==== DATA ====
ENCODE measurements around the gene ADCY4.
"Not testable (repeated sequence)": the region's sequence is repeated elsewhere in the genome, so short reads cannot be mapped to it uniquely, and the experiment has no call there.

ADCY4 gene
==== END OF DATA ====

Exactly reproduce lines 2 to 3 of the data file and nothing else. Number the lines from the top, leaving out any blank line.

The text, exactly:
"Not testable (repeated sequence)": the region's sequence is repeated elsewhere in the genome, so short reads cannot be mapped to it uniquely, and the experiment has no call there.

ADCY4 gene